Learn about the Comparison between Mendel’s Theory and Chromosomes’ Behaviour.
Mendel, while explaining the laws of inheritance, suggested that the genes were hereditary units which were transmitted from cell to cell and generation to generation. Actually, Mendel was not at all familiar about physical explanation of his results.
In order to explain as to how the genes could behave in such a way that each daughter cell at the time of gamete formation received all that was in the parent cell, and then that became a complete cell and not half a cell or only part of the parent cell several early workers have speculated to a great extent.
Wilhelm Roux for the first time pointed out the importance of chromosomes in the heredity and suggested that the chromosomes were strings of bead like structures which were present in the nuclei of the cells. He also suggested the possibility to explain the mechanism of gene transmission from cell to cell.
Suttoh and Boveri, in 1904 followed the points of Wilhelm Roux and formulated a theory called the chromosome theory of heredity. They in order to explain the law of independent assortment suggested that if different genes were in different chromosomes completely independent of one another, the results of Mendel’s dihybrid crosses could be explained.
The similarity between the proposed behaviour of Mendelian factors prior to cell formation and observed behaviour of chromosomes during meiosis will now be apparent.
The important points of similarity between the two are as follows:
1. The chromosomes occur in pairs in the cell, so do the Mendelian factors.
2. Homologous chromosomes pair during meiosis and only one member of each pair finds its way into given germ cell. Mendelian factors segregate from one cell to another in similar fashion.
3. The spatial arrangement of any given chromosome pair on the spindle is independent of the arrangement of all chromosome pairs. Mendelian factors are also supposed to assort themselves independently.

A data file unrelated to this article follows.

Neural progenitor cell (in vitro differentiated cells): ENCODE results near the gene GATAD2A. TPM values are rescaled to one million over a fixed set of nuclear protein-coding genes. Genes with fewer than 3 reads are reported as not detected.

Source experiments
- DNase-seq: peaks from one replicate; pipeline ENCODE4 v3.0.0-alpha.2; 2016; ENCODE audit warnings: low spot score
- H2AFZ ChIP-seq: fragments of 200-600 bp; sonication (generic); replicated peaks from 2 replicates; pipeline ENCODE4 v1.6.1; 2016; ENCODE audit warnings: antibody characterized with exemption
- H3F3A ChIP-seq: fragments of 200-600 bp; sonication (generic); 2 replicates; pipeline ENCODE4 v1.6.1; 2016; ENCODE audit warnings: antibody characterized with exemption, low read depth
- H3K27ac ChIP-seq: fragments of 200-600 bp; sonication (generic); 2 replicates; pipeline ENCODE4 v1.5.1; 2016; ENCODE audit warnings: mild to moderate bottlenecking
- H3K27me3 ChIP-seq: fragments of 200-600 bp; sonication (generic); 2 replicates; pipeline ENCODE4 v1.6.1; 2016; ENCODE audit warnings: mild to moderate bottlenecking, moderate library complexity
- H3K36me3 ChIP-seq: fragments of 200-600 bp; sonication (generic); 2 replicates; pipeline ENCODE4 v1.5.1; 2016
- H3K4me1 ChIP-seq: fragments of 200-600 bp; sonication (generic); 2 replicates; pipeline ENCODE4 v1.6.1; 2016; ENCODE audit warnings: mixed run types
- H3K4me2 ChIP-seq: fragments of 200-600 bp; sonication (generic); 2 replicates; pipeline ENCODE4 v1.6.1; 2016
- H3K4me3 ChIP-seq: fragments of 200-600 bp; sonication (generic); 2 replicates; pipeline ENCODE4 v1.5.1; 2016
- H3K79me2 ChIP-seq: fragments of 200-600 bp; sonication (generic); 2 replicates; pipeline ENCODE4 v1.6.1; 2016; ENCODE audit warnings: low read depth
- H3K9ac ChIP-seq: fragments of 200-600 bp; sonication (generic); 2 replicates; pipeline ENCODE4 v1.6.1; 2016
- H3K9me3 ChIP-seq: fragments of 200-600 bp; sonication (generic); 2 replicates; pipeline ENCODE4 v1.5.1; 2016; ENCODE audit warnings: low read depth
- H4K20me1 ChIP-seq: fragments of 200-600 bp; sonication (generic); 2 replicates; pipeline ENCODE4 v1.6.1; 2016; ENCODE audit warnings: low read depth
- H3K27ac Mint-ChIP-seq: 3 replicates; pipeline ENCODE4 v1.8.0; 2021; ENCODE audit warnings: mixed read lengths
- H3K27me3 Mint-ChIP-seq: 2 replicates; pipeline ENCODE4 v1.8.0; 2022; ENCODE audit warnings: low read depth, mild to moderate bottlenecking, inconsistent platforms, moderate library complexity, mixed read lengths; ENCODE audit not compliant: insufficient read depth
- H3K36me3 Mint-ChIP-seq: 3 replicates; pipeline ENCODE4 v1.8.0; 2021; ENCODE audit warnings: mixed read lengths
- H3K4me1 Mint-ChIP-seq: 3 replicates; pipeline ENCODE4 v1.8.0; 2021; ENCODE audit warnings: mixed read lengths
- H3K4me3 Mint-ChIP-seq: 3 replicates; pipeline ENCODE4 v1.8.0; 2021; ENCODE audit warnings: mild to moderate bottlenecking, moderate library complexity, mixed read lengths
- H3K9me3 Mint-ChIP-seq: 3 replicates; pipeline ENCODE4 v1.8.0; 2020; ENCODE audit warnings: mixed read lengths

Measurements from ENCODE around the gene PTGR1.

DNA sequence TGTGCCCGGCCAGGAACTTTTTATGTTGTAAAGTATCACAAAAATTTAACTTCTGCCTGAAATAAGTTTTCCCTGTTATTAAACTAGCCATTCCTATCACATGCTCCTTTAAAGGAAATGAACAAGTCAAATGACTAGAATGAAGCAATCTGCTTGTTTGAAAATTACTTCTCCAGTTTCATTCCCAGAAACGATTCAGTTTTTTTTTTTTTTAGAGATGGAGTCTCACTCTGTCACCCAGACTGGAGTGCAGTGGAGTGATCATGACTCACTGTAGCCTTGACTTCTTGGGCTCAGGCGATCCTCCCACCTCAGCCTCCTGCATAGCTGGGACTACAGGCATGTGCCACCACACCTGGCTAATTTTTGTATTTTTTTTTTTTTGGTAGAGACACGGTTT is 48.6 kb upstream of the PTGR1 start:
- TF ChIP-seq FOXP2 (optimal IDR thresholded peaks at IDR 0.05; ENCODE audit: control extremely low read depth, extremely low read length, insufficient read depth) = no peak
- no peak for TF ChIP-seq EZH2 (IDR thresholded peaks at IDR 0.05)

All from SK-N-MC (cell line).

4. By the process of fertilization the original number of chromosomes is restored in the zygote, similarly Mendelian factors (pairs of contrasting characters) reduced to one half their original number during germ cells formation are restored by fertilization.
So provisionally, the Mendelian factors may be identified by the physical entities, called chromosomes.
Cytological Basis of Segregation:
Mendel knew nothing of the chromosomes and meiosis. Sutton and Boveri in order to explain the law of independent assortment suggested that different genes were in different chromosomes completely independent of one another. Thus, similarity between the Mendelian factors and chromosomes became apparent.
The cytological basis of segregation of alleles can be explained if we take the example of an individual which possesses two allelomorphs ‘A’ and ‘a’ on two different homologous chromosomes i.e., A on one chromosome and a on the second chromosome. In the prophase stage the two chromosomes will pair and duplicate and in first meiosis A and a chromosome wills segregate or separate from each other.
In the second meiosis the two chromatids of A chromosomes and those of a chromosome separate. Thus it becomes clear that both alleles of heterozygote separate during, meiosis (gametogenesis) to produce gametes with only one chromosome with either dominant allele or recessive allele. No gamete will have both the genes and chromosomes of an allelic pair (Fig. 14.1).
Explanation of Law of Independent Assortment:
To explain this, take the example of a cross between black short haired guinea pig and a brown long haired guinea pig in which allele B (Black) is in one chromosome and allele b (brown) is in other chromosome. Similarly allele S representing for short hair is in one chromosome and allele s representing long hair is in other chromosome. The mechanism of inheritance is shown in Fig. 14.2.
In 1910 Thomas Morgan pointed out that genes in chromosomes could be separated from each other by an exchange of parts of chromosomes. After the discovery of DNA structure, scientists were certain that the genes of all higher organisms were made of DNA.
The chromosome number simply represented the number of packages into which DNA of a species is divided. It also became clear that even if the different species possessed the same chromosome number, they do not have the same quality and quantity of DNA.